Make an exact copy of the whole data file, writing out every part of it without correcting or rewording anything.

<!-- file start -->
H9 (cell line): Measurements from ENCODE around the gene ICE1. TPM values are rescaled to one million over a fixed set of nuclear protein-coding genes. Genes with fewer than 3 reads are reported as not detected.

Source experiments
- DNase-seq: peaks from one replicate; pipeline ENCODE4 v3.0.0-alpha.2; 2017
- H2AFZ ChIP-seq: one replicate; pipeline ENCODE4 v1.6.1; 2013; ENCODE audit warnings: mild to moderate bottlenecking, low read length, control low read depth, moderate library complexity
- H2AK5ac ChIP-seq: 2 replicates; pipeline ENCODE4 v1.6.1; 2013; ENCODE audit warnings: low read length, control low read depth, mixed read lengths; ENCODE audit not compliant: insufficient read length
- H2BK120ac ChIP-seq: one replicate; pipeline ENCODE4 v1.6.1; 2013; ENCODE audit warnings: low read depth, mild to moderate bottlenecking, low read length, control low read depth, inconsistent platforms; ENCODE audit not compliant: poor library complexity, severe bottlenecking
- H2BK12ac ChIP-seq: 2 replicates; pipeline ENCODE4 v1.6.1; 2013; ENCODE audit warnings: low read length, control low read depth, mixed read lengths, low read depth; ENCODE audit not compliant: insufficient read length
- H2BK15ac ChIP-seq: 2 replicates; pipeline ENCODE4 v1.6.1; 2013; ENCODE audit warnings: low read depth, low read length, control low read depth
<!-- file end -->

H9 (cell line): Measurements from ENCODE around the gene ICE1. TPM values are rescaled to one million over a fixed set of nuclear protein-coding genes. Genes with fewer than 3 reads are reported as not detected.

Source experiments
- DNase-seq: peaks from one replicate; pipeline ENCODE4 v3.0.0-alpha.2; 2017
- H2AFZ ChIP-seq: one replicate; pipeline ENCODE4 v1.6.1; 2013; ENCODE audit warnings: mild to moderate bottlenecking, low read length, control low read depth, moderate library complexity
- H2AK5ac ChIP-seq: 2 replicates; pipeline ENCODE4 v1.6.1; 2013; ENCODE audit warnings: low read length, control low read depth, mixed read lengths; ENCODE audit not compliant: insufficient read length
- H2BK120ac ChIP-seq: one replicate; pipeline ENCODE4 v1.6.1; 2013; ENCODE audit warnings: low read depth, mild to moderate bottlenecking, low read length, control low read depth, inconsistent platforms; ENCODE audit not compliant: poor library complexity, severe bottlenecking
- H2BK12ac ChIP-seq: 2 replicates; pipeline ENCODE4 v1.6.1; 2013; ENCODE audit warnings: low read length, control low read depth, mixed read lengths, low read depth; ENCODE audit not compliant: insufficient read length
- H2BK15ac ChIP-seq: 2 replicates; pipeline ENCODE4 v1.6.1; 2013; ENCODE audit warnings: low read depth, low read length, control low read depth